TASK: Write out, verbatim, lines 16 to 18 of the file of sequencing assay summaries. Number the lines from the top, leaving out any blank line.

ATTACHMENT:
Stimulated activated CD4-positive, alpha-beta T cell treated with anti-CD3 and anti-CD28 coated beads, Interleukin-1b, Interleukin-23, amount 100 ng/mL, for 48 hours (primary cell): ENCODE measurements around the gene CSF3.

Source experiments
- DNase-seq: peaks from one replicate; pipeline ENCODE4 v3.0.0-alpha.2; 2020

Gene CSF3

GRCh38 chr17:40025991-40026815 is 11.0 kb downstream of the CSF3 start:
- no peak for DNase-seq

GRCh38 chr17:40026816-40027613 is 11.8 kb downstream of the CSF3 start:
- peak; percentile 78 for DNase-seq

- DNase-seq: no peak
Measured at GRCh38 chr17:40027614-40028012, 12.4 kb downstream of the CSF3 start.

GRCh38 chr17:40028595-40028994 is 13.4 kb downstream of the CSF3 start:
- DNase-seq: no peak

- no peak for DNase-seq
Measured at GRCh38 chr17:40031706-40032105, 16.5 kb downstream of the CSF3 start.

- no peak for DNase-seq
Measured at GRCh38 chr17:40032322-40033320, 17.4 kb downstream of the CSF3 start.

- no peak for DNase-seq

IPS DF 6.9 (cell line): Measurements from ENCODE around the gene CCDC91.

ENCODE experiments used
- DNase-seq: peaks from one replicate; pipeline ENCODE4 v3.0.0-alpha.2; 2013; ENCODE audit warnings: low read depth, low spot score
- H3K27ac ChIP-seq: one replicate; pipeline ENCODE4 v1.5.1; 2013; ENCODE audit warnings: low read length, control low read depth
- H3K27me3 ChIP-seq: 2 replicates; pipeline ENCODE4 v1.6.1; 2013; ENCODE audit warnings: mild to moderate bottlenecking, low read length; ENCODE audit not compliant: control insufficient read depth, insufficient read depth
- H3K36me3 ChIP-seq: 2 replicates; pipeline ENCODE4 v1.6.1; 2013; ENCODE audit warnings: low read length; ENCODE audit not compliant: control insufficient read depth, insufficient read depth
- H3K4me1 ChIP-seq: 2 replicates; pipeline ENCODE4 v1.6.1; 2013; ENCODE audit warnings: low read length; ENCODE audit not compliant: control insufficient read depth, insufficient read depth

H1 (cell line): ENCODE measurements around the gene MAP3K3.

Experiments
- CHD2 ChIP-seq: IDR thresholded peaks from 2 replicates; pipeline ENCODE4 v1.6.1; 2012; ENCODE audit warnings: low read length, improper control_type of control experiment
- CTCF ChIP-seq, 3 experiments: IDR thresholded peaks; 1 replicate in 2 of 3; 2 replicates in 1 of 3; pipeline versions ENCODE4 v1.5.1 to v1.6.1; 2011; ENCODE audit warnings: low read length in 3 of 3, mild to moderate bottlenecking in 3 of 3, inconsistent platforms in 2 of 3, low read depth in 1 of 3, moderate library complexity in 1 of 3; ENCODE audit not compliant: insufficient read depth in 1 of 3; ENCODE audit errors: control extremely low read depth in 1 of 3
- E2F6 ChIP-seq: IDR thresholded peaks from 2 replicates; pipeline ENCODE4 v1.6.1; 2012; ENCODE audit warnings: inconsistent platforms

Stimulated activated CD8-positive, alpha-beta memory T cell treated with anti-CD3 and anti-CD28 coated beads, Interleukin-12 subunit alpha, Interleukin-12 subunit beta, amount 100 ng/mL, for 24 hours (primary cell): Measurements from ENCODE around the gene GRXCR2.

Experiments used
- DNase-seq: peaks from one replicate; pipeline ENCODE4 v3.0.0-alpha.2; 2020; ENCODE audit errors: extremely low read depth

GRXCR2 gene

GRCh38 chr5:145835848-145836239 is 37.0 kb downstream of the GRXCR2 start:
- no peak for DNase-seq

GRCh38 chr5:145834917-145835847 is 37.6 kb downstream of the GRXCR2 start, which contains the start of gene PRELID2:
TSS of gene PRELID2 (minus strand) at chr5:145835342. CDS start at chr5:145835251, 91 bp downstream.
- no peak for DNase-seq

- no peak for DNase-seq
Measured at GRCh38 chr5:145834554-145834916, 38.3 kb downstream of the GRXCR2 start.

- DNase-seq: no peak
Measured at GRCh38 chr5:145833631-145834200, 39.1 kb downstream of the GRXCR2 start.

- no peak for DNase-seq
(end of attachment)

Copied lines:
Measured at GRCh38 chr17:40032322-40033320, 17.4 kb downstream of the CSF3 start.

- no peak for DNase-seq

IPS DF 6.9 (cell line): Measurements from ENCODE around the gene CCDC91.